Spain is the great southwestern peninsula of Europe. It juts out between two seas as does no other country of that continent. Before the discovery of America by Columbus, the Spaniards prided themselves on the supposed fact that their country was the last point of solid land on the earth westward. Beyond them, they thought, there was nothing but a vast expanse of water - a shoreless ocean - a mystery never to be solved.
Consequently the early coins of that country, in order to give prominence to this idea, were indented with a picture of the Pillars of Hercules, the two great sentries on each side of the straits of Gibraltar. Encircling these pillars on their coins was the inscription, “ne plus ultra” - nothing beyond. They imagined, therefore, that they constituted the limits of creation; that beyond them there was nothing. Consequently, as in creation the last is the best, they gave to themselves the preeminence.
In this proud idea they rested and praised the Lord. In their own estimation, therefore, they constituted the “ne plus ultra” of God's favored people. Thus they constituted another proud monument of man's folly and ignorance, from which it is well to take warning.
In course of time, however, Columbus conceived the idea of another world west of Spain. After long years of discouragement, sufficient to crush the spirit of all but those of noble impulses and high resolves, he was permitted, with a small fleet, utterly insignificant in this age, to sail westward. He thus discovered the new world whose existence, if ever known before, had faded from the memory of man.
On his return, when the Spaniards became convinced that a great continent lay to the west of them, they were compelled, humiliating as it was, to change the inscription on their coins, encircling the Pillars of Hercules, to “plus ultra” - more beyond. This the demonstrated truth demanded.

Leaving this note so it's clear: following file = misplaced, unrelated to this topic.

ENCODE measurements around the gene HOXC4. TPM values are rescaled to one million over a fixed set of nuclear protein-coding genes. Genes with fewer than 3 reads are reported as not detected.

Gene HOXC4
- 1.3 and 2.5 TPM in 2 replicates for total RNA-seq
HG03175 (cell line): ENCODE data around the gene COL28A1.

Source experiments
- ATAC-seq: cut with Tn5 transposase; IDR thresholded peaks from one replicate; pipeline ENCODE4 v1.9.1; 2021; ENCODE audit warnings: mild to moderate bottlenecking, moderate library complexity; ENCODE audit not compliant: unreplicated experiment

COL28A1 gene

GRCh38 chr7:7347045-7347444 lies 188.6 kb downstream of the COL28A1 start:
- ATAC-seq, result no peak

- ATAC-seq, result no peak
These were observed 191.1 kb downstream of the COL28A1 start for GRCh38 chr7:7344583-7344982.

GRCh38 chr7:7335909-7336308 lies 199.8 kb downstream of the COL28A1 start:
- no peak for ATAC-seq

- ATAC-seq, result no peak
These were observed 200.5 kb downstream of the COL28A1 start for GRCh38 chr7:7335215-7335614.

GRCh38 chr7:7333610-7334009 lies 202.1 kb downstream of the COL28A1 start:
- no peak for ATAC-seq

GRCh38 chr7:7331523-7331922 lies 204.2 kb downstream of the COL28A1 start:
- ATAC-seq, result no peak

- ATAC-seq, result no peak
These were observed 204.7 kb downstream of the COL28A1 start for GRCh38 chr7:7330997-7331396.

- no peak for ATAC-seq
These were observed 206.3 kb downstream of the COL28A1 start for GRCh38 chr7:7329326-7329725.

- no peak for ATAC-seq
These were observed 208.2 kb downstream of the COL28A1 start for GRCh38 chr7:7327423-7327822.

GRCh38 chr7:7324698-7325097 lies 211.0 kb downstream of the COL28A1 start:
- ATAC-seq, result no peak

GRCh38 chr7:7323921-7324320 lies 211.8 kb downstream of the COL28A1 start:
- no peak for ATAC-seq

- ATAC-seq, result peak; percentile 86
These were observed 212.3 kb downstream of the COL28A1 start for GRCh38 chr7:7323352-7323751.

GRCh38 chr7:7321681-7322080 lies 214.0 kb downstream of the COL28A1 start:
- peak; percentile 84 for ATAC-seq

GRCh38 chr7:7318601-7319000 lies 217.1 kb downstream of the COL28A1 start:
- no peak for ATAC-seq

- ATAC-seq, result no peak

Thus the discovery of America took the “ne” off of their proud motto, thus teaching them a lesson which should be a lesson to the world. Their negation was changed to an affirmation. Their boasted limit of creation was changed to an acknowledgment of the unknown beyond.
Dr. Allen’s story is borne out by the monument in Valladolid, Spain, commemorating where Christopher Columbus died in 1506. Perhaps the most interesting feature of the memorial is a statue of a lion destroying the Latin word “ne” (or “no”) from ne plus ultra”, making it read “plus ultra” instead. And well it should, for Columbus had indeed proven that there was "more beyond."
Dr. Allen originally used this illustration to challenge students to go forward into a whole new world after graduating. One can certainly see the application. But I share this today for a different reason.
Over the last few weeks, our church family has said a sad goodbye to several wonderful saints of God. As each of these fellow believers has stepped off into eternity, we have mourned his or her passing with tears. But the grief we share has been tempered by the knowledge that there is One, Jesus Christ, Who has gone before them (and us) in death and then returned to tell us that there is whole new world awaiting us on the other side of the grave.
In the eleventh chapter of the New Testament Gospel of John, Jesus said to a woman named Martha, who was grieving at the death of her brother, Lazarus: “I am the resurrection and the life. Anyone who believes in me will live, even after dying. Everyone who lives in me and believes in me will never ever die.” He concluded with this question: “Do you believe this?”
Shortly thereafter, to prove His authority over death, He raised Lazarus from the grave! And by that same authority, He will one day raise from the dead all who believe in Him. Thereafter, forevermore, those who believe in Him “will not perish, but have eternal life” (John 3:16).
And that, my friends, makes death bearable. For we know that there is indeed more beyond! There is indeed another world! There is indeed a place called Heaven! And in that place, death will never threaten God’s people again!
STORY SOURCE: http://biblehub.com/library/allen/autobiography_of_frank_g_al
SCRIPTURE SOURCE: http://biblehub.com.